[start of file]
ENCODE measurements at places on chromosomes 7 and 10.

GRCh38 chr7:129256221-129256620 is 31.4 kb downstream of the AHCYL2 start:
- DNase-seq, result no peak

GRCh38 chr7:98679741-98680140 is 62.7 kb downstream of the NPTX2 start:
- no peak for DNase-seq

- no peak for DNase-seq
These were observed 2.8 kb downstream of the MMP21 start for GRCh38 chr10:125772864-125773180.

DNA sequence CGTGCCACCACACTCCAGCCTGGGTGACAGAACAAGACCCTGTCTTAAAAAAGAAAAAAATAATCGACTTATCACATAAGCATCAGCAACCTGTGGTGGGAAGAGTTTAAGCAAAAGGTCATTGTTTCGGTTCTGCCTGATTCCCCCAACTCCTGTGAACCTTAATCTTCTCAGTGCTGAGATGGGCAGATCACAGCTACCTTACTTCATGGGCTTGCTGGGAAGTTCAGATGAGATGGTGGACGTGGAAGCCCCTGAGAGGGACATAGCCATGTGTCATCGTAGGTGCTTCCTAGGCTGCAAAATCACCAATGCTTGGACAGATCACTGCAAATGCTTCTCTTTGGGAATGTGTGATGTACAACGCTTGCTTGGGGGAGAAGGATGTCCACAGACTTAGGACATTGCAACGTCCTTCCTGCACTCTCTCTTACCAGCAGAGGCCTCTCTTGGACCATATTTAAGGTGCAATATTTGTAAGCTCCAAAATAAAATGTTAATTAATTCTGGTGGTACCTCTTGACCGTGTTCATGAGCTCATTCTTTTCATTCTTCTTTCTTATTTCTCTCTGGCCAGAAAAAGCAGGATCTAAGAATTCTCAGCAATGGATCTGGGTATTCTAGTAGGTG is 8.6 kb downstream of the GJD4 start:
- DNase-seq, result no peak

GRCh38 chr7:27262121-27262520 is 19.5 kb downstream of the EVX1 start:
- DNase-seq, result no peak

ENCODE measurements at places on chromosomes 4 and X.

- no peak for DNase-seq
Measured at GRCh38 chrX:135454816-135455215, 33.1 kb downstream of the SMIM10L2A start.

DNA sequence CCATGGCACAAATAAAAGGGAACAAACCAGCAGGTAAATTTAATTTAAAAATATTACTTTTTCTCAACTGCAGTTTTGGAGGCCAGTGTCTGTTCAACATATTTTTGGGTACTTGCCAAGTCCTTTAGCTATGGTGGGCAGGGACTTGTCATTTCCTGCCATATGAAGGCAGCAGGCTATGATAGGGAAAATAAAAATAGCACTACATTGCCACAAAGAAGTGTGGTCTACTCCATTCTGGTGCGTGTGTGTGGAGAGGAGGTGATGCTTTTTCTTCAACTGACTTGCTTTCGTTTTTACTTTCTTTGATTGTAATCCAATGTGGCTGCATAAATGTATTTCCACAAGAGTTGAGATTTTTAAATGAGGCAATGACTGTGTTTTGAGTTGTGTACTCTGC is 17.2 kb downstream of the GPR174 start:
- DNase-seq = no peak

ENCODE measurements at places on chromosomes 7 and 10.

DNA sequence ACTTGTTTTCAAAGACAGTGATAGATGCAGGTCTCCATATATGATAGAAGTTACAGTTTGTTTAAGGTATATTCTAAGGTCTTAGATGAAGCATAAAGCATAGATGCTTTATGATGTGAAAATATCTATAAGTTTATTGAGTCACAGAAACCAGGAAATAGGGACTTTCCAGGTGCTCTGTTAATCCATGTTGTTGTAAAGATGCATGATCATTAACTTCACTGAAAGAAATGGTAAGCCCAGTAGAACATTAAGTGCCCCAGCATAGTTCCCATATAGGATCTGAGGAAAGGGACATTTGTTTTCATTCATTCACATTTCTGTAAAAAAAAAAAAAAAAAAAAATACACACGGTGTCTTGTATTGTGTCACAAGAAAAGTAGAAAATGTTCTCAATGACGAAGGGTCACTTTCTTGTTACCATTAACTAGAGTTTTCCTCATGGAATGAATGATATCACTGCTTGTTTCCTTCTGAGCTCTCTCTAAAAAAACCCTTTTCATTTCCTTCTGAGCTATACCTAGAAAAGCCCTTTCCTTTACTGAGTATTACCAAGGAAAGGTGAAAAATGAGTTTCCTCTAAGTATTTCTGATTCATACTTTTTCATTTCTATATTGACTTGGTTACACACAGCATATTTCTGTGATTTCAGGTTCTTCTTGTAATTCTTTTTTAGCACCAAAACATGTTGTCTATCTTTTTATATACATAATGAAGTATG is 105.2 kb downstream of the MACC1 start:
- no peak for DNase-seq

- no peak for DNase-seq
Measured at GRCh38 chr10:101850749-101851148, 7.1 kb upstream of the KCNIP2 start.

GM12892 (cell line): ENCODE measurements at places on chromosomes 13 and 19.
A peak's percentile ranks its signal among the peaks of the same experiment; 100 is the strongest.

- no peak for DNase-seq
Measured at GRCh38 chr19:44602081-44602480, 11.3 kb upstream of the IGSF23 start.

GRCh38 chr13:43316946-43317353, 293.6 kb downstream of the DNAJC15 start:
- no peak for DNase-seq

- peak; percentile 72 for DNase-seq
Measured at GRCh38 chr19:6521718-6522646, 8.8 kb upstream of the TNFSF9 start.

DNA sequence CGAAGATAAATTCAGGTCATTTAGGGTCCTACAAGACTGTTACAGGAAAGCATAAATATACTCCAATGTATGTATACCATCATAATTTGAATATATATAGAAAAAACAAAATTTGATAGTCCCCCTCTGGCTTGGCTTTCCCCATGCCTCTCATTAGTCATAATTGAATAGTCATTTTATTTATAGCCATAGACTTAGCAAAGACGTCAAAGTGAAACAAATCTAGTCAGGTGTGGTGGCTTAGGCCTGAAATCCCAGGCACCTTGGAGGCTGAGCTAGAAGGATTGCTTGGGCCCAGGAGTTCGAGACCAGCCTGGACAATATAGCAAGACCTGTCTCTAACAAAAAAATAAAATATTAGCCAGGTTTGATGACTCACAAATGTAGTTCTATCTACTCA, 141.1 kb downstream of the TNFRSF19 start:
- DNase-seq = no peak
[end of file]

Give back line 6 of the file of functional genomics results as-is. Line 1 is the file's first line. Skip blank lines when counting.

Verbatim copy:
- no peak for DNase-seq